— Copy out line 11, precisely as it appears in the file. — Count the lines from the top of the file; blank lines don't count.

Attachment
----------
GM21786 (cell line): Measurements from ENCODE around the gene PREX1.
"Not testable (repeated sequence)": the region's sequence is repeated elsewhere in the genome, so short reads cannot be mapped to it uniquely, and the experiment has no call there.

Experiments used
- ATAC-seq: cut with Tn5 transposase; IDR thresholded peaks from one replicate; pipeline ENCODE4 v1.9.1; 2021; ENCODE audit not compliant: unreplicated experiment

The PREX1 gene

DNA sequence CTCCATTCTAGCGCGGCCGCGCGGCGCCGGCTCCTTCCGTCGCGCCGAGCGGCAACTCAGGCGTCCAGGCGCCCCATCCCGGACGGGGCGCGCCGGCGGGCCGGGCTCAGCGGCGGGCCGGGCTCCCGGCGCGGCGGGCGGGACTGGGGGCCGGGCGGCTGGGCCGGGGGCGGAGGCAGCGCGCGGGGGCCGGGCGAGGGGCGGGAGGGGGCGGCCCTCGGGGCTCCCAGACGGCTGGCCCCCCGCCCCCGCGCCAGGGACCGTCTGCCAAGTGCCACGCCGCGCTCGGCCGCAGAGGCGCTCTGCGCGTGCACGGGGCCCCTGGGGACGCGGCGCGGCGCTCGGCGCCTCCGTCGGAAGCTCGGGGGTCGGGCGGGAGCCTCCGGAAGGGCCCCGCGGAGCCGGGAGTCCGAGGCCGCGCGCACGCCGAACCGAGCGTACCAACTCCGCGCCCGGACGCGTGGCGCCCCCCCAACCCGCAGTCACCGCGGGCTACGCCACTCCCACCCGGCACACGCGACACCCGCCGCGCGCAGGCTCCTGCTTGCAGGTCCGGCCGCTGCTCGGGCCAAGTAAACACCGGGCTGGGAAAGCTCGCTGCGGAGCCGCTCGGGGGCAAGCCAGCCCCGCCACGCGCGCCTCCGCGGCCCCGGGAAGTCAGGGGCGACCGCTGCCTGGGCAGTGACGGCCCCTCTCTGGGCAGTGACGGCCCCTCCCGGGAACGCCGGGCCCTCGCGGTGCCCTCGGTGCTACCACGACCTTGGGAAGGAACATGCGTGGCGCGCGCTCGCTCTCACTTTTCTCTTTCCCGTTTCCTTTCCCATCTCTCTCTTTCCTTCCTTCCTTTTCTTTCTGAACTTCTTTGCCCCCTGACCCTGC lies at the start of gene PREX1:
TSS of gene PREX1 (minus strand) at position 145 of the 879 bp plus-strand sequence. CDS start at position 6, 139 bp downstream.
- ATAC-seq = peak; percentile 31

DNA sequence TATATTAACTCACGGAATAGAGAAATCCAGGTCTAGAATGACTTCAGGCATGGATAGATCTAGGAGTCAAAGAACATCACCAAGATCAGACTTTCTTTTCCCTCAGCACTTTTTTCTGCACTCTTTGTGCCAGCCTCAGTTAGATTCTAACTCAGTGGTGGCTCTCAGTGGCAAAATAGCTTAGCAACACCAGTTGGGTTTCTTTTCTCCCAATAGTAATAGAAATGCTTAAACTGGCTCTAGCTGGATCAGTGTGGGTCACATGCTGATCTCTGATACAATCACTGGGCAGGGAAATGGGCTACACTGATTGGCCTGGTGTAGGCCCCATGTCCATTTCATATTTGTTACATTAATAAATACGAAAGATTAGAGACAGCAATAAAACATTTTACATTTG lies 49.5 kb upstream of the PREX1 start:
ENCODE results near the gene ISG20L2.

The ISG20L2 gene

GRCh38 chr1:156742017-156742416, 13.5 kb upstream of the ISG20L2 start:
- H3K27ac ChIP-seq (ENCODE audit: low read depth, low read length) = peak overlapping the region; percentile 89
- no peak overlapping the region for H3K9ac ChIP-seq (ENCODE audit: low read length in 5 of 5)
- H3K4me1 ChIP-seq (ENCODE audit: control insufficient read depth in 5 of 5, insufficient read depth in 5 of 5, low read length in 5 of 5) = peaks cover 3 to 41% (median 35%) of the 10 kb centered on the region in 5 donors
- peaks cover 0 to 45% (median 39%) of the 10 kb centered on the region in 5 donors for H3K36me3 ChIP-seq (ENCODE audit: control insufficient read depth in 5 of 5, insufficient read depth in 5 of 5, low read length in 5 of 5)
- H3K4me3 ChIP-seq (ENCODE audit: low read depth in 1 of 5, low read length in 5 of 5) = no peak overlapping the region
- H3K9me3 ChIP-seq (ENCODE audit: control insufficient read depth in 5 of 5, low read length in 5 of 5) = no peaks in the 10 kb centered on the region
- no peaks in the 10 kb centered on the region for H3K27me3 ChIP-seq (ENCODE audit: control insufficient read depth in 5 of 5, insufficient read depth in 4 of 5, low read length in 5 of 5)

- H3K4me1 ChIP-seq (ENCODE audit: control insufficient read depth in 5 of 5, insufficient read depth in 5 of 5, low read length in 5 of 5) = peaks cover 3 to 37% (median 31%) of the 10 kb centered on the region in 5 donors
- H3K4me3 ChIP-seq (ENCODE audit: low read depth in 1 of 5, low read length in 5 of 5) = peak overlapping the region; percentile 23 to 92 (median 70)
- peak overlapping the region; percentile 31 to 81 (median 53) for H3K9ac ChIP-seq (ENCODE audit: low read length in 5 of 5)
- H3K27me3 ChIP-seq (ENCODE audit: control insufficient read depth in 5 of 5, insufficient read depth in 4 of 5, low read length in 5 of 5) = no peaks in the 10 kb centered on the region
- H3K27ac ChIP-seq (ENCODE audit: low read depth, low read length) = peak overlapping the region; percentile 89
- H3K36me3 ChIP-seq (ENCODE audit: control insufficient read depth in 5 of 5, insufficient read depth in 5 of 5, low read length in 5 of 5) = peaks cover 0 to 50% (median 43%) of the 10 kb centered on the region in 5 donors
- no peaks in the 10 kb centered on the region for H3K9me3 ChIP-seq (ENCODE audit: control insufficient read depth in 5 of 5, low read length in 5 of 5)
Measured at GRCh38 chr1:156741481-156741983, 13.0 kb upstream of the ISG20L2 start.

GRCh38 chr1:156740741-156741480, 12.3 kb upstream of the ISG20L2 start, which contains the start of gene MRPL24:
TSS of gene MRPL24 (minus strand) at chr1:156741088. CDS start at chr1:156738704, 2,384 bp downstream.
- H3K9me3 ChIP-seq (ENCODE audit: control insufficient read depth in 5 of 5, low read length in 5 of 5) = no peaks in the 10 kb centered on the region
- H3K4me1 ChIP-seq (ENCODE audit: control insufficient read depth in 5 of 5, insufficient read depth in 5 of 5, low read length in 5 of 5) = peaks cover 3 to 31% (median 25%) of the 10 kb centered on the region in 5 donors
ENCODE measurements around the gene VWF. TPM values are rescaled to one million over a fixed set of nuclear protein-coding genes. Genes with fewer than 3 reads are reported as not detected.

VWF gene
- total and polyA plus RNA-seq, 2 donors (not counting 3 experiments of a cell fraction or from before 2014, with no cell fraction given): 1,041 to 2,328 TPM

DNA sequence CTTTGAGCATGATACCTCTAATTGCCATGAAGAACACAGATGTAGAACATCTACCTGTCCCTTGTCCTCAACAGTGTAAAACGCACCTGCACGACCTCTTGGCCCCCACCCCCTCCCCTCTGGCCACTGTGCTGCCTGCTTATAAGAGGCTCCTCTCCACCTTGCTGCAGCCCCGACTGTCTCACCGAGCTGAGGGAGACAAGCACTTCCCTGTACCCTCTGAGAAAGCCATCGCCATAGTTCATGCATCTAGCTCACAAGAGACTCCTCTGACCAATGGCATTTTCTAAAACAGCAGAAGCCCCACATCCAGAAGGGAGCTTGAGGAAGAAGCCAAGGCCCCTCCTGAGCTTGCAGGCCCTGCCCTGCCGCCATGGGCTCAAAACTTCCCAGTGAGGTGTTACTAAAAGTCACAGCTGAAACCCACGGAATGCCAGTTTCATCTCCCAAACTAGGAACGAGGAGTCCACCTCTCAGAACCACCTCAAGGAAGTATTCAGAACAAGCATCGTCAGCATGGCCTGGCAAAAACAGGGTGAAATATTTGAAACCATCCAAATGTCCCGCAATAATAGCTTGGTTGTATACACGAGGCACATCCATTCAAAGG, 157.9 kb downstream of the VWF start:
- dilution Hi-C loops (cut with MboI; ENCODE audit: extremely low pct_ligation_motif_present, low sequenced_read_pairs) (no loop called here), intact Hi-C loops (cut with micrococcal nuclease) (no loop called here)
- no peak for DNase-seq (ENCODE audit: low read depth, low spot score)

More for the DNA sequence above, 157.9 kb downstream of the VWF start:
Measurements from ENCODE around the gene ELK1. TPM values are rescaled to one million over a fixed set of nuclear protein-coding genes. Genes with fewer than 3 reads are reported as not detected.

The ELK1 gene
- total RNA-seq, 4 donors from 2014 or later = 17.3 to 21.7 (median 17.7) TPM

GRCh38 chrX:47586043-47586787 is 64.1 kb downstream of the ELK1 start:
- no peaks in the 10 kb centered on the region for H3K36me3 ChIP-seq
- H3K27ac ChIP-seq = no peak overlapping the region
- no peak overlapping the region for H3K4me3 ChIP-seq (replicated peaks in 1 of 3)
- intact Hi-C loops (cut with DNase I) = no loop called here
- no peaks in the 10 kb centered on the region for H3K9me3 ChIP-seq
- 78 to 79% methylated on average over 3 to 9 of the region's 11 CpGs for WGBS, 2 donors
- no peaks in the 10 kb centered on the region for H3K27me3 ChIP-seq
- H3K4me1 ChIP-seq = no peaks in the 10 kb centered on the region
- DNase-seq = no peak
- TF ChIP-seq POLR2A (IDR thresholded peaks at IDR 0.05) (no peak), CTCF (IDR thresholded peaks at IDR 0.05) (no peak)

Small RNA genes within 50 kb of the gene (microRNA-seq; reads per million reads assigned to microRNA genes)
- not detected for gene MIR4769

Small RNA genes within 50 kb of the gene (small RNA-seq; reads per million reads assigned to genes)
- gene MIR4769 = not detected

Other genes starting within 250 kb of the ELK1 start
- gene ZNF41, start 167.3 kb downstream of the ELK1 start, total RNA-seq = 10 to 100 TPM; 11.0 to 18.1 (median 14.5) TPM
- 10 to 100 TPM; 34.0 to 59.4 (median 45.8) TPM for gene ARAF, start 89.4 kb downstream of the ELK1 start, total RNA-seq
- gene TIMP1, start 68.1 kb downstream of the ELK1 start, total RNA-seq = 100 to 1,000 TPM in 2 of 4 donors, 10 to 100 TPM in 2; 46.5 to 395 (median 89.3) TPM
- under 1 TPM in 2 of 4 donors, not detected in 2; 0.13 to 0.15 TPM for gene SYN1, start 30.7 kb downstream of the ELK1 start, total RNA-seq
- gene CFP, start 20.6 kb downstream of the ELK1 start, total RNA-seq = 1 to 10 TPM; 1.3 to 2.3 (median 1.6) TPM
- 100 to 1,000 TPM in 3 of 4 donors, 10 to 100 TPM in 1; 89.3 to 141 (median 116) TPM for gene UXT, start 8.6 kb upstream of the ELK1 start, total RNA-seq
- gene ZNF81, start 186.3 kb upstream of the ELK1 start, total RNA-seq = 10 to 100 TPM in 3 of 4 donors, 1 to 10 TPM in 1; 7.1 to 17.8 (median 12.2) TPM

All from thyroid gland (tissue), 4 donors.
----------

The ISG20L2 gene